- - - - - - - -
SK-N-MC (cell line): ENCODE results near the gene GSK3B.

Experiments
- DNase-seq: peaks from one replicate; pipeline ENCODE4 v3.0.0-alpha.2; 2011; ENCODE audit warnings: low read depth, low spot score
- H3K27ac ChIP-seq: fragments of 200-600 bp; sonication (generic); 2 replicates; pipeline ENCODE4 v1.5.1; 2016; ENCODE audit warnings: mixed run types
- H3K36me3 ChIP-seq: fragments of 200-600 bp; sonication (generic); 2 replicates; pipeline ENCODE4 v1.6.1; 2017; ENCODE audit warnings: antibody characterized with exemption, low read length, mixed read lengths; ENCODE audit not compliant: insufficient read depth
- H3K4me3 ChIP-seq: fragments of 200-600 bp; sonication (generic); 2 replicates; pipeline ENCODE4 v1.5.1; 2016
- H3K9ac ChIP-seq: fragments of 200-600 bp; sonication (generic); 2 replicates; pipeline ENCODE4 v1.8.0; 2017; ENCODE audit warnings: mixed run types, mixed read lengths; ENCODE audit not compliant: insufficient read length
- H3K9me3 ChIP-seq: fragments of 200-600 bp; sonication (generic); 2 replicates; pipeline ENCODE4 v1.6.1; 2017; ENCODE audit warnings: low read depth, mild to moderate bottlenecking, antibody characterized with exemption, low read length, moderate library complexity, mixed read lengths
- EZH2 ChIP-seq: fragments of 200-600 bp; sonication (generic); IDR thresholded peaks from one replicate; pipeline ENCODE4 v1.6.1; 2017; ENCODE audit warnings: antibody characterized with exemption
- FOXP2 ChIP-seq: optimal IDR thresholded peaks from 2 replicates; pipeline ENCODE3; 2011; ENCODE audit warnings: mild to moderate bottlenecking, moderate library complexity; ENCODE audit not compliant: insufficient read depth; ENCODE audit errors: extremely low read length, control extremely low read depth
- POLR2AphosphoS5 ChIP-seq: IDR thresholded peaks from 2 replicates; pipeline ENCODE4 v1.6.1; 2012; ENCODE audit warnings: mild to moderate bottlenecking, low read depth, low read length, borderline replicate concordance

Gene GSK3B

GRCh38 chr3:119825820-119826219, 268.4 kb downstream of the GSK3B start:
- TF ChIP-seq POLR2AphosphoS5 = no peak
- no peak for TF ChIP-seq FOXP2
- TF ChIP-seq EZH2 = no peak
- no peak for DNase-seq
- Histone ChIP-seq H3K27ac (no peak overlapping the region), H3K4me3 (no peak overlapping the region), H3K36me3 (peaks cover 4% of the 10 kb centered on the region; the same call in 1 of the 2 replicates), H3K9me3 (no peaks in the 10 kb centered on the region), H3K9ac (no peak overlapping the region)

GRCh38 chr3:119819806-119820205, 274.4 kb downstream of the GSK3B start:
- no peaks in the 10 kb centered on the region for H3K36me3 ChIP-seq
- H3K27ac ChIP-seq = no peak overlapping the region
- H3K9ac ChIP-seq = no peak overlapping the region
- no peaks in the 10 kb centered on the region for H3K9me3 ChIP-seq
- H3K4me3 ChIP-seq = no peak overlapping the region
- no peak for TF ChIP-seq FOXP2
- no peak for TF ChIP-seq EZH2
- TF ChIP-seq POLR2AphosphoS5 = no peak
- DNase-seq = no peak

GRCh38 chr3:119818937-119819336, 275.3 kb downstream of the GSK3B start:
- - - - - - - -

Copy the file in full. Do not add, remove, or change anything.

SK-N-MC (cell line): ENCODE results near the gene GSK3B.

Experiments
- DNase-seq: peaks from one replicate; pipeline ENCODE4 v3.0.0-alpha.2; 2011; ENCODE audit warnings: low read depth, low spot score
- H3K27ac ChIP-seq: fragments of 200-600 bp; sonication (generic); 2 replicates; pipeline ENCODE4 v1.5.1; 2016; ENCODE audit warnings: mixed run types
- H3K36me3 ChIP-seq: fragments of 200-600 bp; sonication (generic); 2 replicates; pipeline ENCODE4 v1.6.1; 2017; ENCODE audit warnings: antibody characterized with exemption, low read length, mixed read lengths; ENCODE audit not compliant: insufficient read depth
- H3K4me3 ChIP-seq: fragments of 200-600 bp; sonication (generic); 2 replicates; pipeline ENCODE4 v1.5.1; 2016
- H3K9ac ChIP-seq: fragments of 200-600 bp; sonication (generic); 2 replicates; pipeline ENCODE4 v1.8.0; 2017; ENCODE audit warnings: mixed run types, mixed read lengths; ENCODE audit not compliant: insufficient read length
- H3K9me3 ChIP-seq: fragments of 200-600 bp; sonication (generic); 2 replicates; pipeline ENCODE4 v1.6.1; 2017; ENCODE audit warnings: low read depth, mild to moderate bottlenecking, antibody characterized with exemption, low read length, moderate library complexity, mixed read lengths
- EZH2 ChIP-seq: fragments of 200-600 bp; sonication (generic); IDR thresholded peaks from one replicate; pipeline ENCODE4 v1.6.1; 2017; ENCODE audit warnings: antibody characterized with exemption
- FOXP2 ChIP-seq: optimal IDR thresholded peaks from 2 replicates; pipeline ENCODE3; 2011; ENCODE audit warnings: mild to moderate bottlenecking, moderate library complexity; ENCODE audit not compliant: insufficient read depth; ENCODE audit errors: extremely low read length, control extremely low read depth
- POLR2AphosphoS5 ChIP-seq: IDR thresholded peaks from 2 replicates; pipeline ENCODE4 v1.6.1; 2012; ENCODE audit warnings: mild to moderate bottlenecking, low read depth, low read length, borderline replicate concordance

Gene GSK3B

GRCh38 chr3:119825820-119826219, 268.4 kb downstream of the GSK3B start:
- TF ChIP-seq POLR2AphosphoS5 = no peak
- no peak for TF ChIP-seq FOXP2
- TF ChIP-seq EZH2 = no peak
- no peak for DNase-seq
- Histone ChIP-seq H3K27ac (no peak overlapping the region), H3K4me3 (no peak overlapping the region), H3K36me3 (peaks cover 4% of the 10 kb centered on the region; the same call in 1 of the 2 replicates), H3K9me3 (no peaks in the 10 kb centered on the region), H3K9ac (no peak overlapping the region)

GRCh38 chr3:119819806-119820205, 274.4 kb downstream of the GSK3B start:
- no peaks in the 10 kb centered on the region for H3K36me3 ChIP-seq
- H3K27ac ChIP-seq = no peak overlapping the region
- H3K9ac ChIP-seq = no peak overlapping the region
- no peaks in the 10 kb centered on the region for H3K9me3 ChIP-seq
- H3K4me3 ChIP-seq = no peak overlapping the region
- no peak for TF ChIP-seq FOXP2
- no peak for TF ChIP-seq EZH2
- TF ChIP-seq POLR2AphosphoS5 = no peak
- DNase-seq = no peak

GRCh38 chr3:119818937-119819336, 275.3 kb downstream of the GSK3B start: